turtle777  (op)
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Sep 2, 2011, 09:52 AM
 
Originally Posted by Athens View Post
No they will raise prices. They wont turf employees and sacrifice profits because they can't meet the demand of consumers and customers. If they don't need the employee to supply consumers and customers then chances are they where over staffed and already looking at terminating. Now if customers cant afford to purchase stuff because the price is to high then it will cost jobs. But since the 100% tax increase will also hit the competition which will have to raise prices as well, only the customers hurt. Try again Donatello
You're not making any sense at all.

My point: if taxes go to 100%, employment will fall, because people can not buy anything anymore, so employers will shed jobs.

You: No, employers will keep their employees, but raise prices.

WTF ?

Let me put it in simpler terms: if you raise taxes to 100%, people will stop working because they would be working for free (because they don't make a single $). Therefore, raising taxes to 100% will DECREASE employment.

It's very clear that your original statement is wrong. Own it.

-t
     
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Sep 2, 2011, 11:16 AM
 
OAW: so the US economy doesn't "lend itself to simplistic notions about the impact of tax policy on the unemployment rate."

Your entire "argument" up to this point is repeatedly pasting two highly simplistic formulas, and failing to connect them.

Originally Posted by OAW
My mother was a math teacher. Believe me … I know numbers quite well.
Tell us then, what are the numbers? It must be very complex indeed.
     
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Sep 2, 2011, 10:15 PM
 
Tax increases don't create jobs.

Tax increases are intended to raise revenue.

DUH!

Tax cuts don't create jobs either.

Bush Tax Cuts == Job Killer
June 2001: 132,047,000 employed
June 2003: 129,839,000 employed
2.21 million jobs were LOST after 2 years of Bush Tax Cuts.
Bush Tax Cuts == Job Killer
June 2001: 132,047,000 employed
June 2003: 129,839,000 employed
2.21 million jobs were LOST after 2 years of Bush Tax Cuts.
     
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Sep 2, 2011, 10:20 PM
 
OMG. You mean employment goes up during the holiday season and goes down after Christmas?


Besides, the job loss is directly correlated with Republicans taking over the House. Republicans are bad for jobs creation.
( Last edited by hyteckit; Sep 2, 2011 at 10:29 PM. )
Bush Tax Cuts == Job Killer
June 2001: 132,047,000 employed
June 2003: 129,839,000 employed
2.21 million jobs were LOST after 2 years of Bush Tax Cuts.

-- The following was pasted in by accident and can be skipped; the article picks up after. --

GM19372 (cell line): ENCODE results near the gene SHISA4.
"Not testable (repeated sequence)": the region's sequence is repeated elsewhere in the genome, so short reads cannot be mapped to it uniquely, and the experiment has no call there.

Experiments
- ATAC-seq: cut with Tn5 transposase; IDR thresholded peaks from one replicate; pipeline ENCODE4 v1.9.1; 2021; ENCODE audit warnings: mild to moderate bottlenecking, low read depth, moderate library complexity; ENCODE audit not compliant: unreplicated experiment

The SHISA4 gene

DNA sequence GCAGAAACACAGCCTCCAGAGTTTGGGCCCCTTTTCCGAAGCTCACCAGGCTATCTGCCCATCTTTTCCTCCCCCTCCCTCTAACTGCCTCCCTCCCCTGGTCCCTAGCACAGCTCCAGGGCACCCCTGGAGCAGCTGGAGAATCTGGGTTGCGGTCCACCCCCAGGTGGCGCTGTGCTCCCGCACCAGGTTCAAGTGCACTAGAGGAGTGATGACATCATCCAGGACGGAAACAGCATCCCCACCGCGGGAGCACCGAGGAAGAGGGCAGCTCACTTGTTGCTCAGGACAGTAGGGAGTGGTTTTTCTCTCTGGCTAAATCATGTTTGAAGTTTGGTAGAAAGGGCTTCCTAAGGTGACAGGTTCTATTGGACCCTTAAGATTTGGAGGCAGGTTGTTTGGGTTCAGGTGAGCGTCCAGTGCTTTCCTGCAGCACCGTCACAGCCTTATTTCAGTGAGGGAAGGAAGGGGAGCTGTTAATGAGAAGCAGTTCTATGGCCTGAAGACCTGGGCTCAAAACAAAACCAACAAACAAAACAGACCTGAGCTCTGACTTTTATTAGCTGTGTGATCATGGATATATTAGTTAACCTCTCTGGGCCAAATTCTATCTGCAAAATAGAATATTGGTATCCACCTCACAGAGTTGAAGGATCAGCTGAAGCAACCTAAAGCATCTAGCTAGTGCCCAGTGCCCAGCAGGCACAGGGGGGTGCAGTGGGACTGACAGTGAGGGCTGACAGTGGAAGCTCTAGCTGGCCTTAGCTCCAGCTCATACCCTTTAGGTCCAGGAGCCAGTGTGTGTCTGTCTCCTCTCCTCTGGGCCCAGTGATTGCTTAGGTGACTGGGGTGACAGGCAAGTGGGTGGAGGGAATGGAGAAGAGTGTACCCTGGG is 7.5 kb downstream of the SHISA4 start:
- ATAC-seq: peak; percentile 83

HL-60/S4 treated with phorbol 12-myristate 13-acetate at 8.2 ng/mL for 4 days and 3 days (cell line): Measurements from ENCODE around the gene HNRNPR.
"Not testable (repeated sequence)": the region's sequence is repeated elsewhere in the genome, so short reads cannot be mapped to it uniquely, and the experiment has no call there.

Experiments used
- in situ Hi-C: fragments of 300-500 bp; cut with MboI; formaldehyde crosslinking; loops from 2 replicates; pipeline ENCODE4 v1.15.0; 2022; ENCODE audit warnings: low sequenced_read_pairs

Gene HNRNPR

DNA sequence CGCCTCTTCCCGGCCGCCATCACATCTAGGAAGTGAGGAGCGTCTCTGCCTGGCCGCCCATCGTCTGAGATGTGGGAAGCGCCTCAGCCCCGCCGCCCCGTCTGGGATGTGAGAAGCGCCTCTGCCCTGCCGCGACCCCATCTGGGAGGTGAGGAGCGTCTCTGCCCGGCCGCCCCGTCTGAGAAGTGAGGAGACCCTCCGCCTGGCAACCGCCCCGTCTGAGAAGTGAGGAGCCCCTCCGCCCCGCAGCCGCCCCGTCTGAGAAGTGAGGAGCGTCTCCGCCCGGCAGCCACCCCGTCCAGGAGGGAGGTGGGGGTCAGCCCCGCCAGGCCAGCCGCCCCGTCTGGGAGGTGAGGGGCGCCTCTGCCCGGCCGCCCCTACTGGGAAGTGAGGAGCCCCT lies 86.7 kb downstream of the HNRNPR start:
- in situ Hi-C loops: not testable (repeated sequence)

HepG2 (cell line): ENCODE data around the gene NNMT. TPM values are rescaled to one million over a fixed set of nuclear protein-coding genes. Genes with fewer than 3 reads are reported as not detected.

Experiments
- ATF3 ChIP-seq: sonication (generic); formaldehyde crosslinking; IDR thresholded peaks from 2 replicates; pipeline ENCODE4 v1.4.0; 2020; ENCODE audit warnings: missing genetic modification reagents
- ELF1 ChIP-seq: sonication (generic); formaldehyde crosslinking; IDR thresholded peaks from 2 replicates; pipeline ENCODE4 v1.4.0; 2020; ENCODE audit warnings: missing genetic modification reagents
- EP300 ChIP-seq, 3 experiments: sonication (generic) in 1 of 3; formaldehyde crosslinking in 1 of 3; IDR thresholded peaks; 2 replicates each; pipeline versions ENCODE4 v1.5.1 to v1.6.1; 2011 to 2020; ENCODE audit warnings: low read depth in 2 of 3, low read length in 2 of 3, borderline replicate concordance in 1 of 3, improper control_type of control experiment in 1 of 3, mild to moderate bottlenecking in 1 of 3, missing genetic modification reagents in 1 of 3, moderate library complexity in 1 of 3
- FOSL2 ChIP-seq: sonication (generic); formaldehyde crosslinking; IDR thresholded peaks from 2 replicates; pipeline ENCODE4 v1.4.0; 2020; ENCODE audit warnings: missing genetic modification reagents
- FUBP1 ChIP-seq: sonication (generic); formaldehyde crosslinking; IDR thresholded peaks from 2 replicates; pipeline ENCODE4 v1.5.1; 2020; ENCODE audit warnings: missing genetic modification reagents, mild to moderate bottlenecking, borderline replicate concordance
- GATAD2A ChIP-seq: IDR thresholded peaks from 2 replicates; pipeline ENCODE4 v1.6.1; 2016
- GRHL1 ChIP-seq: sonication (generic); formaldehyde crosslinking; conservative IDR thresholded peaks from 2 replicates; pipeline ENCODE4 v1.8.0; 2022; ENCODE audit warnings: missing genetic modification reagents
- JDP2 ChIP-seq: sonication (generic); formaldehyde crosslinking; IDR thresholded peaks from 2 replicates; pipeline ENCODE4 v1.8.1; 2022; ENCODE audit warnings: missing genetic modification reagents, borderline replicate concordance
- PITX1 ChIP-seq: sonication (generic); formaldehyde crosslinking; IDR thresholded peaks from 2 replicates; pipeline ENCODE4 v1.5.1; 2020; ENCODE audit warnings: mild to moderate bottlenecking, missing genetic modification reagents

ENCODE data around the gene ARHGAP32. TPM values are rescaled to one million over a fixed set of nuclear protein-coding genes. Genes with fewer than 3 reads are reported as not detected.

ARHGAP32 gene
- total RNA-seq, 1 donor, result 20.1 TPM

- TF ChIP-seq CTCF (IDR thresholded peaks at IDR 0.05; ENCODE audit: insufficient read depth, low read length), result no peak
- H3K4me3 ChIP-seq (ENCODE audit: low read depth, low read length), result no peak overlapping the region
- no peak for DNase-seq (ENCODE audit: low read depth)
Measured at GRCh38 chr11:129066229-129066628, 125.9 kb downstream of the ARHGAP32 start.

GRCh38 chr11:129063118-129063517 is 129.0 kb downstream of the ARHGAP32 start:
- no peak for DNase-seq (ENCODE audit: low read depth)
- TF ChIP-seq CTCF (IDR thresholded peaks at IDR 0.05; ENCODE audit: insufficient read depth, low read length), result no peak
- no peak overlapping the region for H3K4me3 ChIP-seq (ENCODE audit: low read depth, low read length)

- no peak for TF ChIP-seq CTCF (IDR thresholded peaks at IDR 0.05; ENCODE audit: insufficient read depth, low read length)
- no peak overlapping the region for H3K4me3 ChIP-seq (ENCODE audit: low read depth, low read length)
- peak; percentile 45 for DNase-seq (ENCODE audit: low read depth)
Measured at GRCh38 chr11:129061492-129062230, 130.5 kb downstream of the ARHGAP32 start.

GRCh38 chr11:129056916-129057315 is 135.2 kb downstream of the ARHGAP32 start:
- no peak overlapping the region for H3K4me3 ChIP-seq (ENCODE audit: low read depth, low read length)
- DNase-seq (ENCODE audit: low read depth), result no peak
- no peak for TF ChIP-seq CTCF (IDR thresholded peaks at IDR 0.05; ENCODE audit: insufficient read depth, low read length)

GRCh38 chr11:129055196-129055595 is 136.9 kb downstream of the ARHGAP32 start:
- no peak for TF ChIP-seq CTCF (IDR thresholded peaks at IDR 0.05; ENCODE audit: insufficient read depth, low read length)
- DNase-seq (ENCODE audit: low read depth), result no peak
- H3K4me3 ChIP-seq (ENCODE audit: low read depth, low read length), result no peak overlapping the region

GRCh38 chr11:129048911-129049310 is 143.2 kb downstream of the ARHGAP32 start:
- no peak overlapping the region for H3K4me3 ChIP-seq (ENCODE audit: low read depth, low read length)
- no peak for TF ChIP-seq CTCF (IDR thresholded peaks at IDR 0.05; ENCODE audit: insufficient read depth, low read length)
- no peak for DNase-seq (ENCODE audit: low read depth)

hyteckit
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Sep 2, 2011, 10:45 PM
 
Analyzing 2 years of Tax Cuts on Jobs under Republican control.

Reagan's Tax Cuts in 1981. Passed on Aug. 1981.

Sept. 1981: 90,205,000
Sept. 1983: 89,171,000

1.03 million jobs were LOST.



Bush's Tax Cuts in 2001. Passed on June 7, 2001.

June 2001: 132,047,000 employed
June 2003: 129,839,000 employed

2.21 million jobs were LOST.
Bush Tax Cuts == Job Killer
June 2001: 132,047,000 employed
June 2003: 129,839,000 employed
2.21 million jobs were LOST after 2 years of Bush Tax Cuts.
     
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Sep 3, 2011, 01:14 AM
 


Americans..
the largest problem for Americans today is they eat too much food and dont have enough work to do to keep their heart healthy
     
Athens
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Sep 3, 2011, 03:32 AM
 
Originally Posted by ebuddy View Post
Wrong again. If the 100% tax is in Illinois, they will leave Illinois. If the 100% tax is in the US, they will leave the US. Government will take over those sectors of the economy and all will be employed by the State.

No thanks Shredder.
Labor is the most expensive part of a business. What ever labor jobs that can be sent to China will be sent to China. Everything else will continue to do business in the US until profit can't be made. Stores will not pack up and leave as long as it is profitable. Labor costs are the deciding factor of what stays and what goes.

Originally Posted by turtle777 View Post
You're not making any sense at all.

My point: if taxes go to 100%, employment will fall, because people can not buy anything anymore, so employers will shed jobs.

You: No, employers will keep their employees, but raise prices.

WTF ?

Let me put it in simpler terms: if you raise taxes to 100%, people will stop working because they would be working for free (because they don't make a single $). Therefore, raising taxes to 100% will DECREASE employment.

It's very clear that your original statement is wrong. Own it.

-t